The Lange novelties of 2021 seemed to have passed us by but of course we couldn’t let this new timepiece pass us by. Lange have a habit of creating some of the most technical and eye-pleasing chronographs in their catalogue and one that caused a few raised eyebrows last time has been somewhat refreshed. Of course, this is no ordinary chronograph, it is a Triple-Split Flyback chronograph but just what does this mean? A few years ago, Lange were gracious enough to loan us the Double-Split Flyback chronograph and we were impressed, and while many will question its use, we thought we’d get our hands on it. Fast-forward to 2018 and Lange introduced an even more complicated chronograph into their model line-up – which brings us to 2021 and this refreshed Triple-Split Flyback.
Back in 2004 Lange introduced the Double-Split Flyback and at that time as Lange put it themselves it was a “watch in the watch”, when they introduced it. The principle of the rattrapante sweep-seconds hand has been extended to the jumping minute counter. This meant that for the first time ever, comparative lap measurements of up to 30 minutes – in Formula 1 races, to name but one example – were now possible in a classic, purely mechanical wristwatch. The Triple-Split further improved upon this, making it the first mechanical split-seconds chronograph in the world that allows multi-hour comparable time measurements. Additional rattrapante hands on the minute and hour totalisers make it possible to stop lap and reference times of events that last as long as twelve hours but just where and why would this be useful?
On 17 July 2016, German triathlete Jan Frodeno achieved a new world record for the triathlon long distance. In an amazing seven hours, 35 minutes and 39 seconds, he mastered the combination of swimming 3.8 kilometres, cycling 180 kilometres and running 42.2 kilometres. It took 20 minutes and 44 seconds longer for the runner-up, Joe Skipper of Britain, to reach the finish line. Among all mechanical rattrapante chronographs, only the Triple-Split would have been able to precisely record the times of the winner and the second-placed competitor in hours, minutes and seconds.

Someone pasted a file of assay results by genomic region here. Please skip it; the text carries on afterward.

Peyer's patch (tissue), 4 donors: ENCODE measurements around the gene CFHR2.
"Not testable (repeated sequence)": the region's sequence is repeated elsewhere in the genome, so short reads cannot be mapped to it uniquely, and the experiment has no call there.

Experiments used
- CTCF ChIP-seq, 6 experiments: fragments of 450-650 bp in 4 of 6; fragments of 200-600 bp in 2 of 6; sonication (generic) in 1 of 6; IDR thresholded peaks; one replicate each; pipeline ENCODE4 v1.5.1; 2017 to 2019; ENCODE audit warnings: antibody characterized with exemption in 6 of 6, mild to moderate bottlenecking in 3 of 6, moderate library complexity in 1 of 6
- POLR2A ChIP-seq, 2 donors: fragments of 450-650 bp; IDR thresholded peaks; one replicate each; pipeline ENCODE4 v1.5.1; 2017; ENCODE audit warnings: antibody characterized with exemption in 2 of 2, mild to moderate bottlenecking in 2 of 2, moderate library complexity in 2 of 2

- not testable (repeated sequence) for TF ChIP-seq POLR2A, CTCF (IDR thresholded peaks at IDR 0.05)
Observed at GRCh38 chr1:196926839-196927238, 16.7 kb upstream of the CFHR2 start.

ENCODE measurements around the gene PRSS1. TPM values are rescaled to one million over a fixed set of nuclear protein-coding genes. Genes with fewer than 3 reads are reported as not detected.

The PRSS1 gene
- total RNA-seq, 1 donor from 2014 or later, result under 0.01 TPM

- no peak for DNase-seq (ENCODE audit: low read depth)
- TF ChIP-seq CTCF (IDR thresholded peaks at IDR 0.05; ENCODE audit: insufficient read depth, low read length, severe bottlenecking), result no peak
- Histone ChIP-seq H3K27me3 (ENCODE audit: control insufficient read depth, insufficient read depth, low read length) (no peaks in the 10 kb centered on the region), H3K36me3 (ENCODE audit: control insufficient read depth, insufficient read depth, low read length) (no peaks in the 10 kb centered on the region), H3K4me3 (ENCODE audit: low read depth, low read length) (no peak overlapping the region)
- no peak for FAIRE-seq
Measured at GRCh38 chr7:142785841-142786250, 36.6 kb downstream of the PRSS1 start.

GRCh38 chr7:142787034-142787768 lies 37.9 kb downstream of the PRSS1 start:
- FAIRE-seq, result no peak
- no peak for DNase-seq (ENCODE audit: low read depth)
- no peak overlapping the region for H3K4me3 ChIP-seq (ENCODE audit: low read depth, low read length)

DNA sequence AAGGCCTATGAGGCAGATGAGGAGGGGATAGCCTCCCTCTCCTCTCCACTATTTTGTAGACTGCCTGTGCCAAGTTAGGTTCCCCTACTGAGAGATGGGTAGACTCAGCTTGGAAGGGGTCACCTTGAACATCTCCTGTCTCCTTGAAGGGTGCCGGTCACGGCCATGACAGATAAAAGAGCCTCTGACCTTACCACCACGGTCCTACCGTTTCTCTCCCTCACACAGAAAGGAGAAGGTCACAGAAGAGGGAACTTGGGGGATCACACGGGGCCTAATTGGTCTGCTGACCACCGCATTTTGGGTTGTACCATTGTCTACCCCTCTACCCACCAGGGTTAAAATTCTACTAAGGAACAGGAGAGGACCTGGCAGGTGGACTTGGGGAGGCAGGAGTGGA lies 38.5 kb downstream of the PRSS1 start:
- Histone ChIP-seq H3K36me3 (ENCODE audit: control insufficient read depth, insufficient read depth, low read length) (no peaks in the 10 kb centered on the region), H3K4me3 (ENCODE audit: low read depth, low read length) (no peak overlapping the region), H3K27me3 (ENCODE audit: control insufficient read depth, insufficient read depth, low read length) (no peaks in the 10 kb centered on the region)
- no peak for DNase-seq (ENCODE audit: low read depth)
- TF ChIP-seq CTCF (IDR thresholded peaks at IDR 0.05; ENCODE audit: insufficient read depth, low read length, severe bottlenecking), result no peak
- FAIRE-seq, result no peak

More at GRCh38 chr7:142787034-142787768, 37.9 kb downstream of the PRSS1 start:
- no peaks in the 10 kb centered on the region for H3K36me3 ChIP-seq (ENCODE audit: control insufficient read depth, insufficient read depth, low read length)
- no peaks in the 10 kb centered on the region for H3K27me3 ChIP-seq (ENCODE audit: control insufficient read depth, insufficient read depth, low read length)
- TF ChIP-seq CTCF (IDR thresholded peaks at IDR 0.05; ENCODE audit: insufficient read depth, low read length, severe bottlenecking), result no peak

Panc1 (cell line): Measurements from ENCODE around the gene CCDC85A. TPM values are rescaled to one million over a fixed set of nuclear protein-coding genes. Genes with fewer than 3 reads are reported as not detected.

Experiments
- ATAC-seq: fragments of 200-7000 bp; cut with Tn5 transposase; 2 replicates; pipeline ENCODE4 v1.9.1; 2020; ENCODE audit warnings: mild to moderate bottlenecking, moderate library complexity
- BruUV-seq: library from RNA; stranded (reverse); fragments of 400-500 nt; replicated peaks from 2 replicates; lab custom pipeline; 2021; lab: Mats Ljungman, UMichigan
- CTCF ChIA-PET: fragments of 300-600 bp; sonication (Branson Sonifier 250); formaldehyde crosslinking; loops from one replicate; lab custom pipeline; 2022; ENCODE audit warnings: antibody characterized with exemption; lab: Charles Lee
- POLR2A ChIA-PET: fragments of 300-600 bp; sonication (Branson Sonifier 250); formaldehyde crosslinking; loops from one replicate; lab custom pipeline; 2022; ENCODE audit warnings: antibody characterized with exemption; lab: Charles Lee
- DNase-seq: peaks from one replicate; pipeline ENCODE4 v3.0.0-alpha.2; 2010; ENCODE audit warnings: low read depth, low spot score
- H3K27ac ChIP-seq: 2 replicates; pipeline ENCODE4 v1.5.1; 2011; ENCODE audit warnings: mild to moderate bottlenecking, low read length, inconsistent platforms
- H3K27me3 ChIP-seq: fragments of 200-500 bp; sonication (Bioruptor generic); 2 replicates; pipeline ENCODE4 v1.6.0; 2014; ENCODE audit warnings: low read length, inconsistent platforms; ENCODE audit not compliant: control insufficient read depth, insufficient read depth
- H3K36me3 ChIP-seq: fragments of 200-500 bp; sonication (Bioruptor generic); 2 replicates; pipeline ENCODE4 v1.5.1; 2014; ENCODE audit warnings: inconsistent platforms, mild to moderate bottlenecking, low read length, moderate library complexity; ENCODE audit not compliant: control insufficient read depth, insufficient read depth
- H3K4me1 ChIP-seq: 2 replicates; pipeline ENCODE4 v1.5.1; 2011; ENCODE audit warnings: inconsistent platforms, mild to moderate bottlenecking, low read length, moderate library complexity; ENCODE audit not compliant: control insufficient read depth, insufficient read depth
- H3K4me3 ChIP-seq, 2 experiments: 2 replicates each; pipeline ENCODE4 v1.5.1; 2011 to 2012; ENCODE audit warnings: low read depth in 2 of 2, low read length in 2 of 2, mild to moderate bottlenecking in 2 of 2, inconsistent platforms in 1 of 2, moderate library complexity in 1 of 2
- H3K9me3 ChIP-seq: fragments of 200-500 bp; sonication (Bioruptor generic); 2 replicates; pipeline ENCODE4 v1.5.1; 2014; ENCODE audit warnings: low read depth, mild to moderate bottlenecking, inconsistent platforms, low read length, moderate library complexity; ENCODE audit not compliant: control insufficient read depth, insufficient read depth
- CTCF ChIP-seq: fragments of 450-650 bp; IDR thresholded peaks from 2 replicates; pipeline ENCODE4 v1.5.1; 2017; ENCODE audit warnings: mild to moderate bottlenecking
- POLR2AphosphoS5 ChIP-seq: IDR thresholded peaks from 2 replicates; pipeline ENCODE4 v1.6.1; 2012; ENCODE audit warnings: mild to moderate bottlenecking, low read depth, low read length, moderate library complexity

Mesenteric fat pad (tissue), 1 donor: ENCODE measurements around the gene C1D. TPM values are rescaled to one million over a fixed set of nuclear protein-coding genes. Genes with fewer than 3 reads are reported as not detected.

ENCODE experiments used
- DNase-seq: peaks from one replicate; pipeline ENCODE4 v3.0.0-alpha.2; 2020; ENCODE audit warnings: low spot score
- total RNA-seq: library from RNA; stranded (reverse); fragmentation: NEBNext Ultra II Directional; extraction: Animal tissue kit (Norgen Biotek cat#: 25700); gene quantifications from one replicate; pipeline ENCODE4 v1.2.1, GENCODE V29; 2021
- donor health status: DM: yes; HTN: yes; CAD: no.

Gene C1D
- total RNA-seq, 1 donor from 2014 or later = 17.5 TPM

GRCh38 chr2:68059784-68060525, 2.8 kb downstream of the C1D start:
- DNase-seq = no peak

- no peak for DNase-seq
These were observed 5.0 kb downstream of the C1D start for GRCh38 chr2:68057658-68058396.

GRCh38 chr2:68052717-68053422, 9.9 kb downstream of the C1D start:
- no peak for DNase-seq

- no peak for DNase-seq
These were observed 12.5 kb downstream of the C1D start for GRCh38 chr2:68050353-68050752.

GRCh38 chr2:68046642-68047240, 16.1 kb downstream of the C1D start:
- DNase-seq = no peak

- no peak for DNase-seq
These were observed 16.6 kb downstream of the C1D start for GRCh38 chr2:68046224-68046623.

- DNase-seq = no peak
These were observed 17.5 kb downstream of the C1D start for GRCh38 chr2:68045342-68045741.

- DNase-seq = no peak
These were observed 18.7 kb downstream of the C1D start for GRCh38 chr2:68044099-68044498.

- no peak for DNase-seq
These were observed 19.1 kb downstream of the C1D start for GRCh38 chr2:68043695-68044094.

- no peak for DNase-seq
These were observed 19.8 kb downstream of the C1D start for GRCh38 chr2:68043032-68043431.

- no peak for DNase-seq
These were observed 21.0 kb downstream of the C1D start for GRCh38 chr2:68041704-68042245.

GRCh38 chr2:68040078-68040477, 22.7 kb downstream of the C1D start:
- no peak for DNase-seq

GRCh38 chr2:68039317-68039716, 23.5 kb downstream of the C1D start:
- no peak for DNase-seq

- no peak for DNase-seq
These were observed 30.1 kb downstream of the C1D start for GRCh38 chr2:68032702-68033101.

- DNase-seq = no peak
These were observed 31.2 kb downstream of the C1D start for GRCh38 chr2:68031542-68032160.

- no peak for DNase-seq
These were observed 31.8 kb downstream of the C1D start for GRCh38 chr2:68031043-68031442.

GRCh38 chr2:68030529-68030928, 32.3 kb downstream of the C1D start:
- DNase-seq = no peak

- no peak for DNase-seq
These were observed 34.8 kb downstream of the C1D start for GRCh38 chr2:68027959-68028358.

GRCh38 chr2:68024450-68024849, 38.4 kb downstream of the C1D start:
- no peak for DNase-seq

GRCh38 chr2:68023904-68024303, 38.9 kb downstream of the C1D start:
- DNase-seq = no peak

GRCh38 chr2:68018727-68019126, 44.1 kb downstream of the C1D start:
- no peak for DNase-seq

Turning a Lange chronograph over to view the movement is always a feast for the eyes and this exquisite piece is no different, so we’ll start here. The most astounding thing about this manual-wound calibre L132.1 movement must be its depth. It is a 3D mechanical architectural work of art. Crafted to the highest Lange quality standards, decorated and assembled by hand the L132.1 is a sight to behold. The calibre L132.1 movement is made up of some 567 components and when fully wound it will provide up to 55 hours of power reserve. Like all Lange movements the L132.1 features a beautifully hand engraved balance cock, though this one is a little hard to see, as it is partially hidden by some of the movements other components.
The dial is a deep blue and silver affair and makes use of ingot-style baton markers, though I do wonder if roman numerals would have added an extra element of sophistication. Looking at the centre of dial you’ll notice it sits below the inclined dial flange, which sports the 1000 base tachymetre scale and the inscription of A. Lange & Söhne is arched across the top. At 6 o’clock is the power reserve, which is well placed and balances out the dial nicely. Your eyes are gently drawn to the large register sub dials, which sit below the centre axis of the dial.
At 8 o’clock is the continuous seconds sub dial and at 4 o’clock is the recorded 30 minutes and split-minutes sub dial, and up at 12 o’clock is the split-hours counter. At the centre are split seconds, differentiated by white-gold and yellow-gold hands. Luminous alpha hands indicate the hours and minutes, lending a very industrious yet sophisticated look and feel to the dial.
As for the case, it is big in my humble opinion, perhaps a little bigger than I am comfortable with. The case dimensions are 43.2 x 15.3mm, no different from the double-split but this is considerably larger than one would expect but you are getting a lot of watch in this package. The case is classic Lange: no fuss, simple but functional. Made in 18-carat pink-gold, all angles and curves have been polished to a mirror shine. One thing I’ve always loved about Lange’s timepieces are the way the lugs meet the case, and it is no different in this case; it is amazing how small details like this make all the difference to the overall look and feel of a timepiece.
Like all of Lange’s timepieces the Triple-Split Flyback makes use of rectangular push pieces, located at 2, 4 and one between 9 and 10 o’clock on the case band. The case features a large, fluted crown that is the perfect size and has a gratifying feel about it, which is practical when considered it will get used quite often. Covering the dial is anti-reflective sapphire crystal and the same is used on the exhibition case back, which is secured using 6 screws. The case is secured to the wrist by a hand-stitched crocodile strap with solid white gold Lange deployant buckle.
The Triple-Split Flyback Chronograph, as mentioned, is only available in pink-gold and is limited to 100 pieces. Priced at £152,100 it’s not cheap but of course this level of mechanical engineering is never going to be. For more information on the Triple-Split Flyback Chronograph, visit alangeandsoehne.com.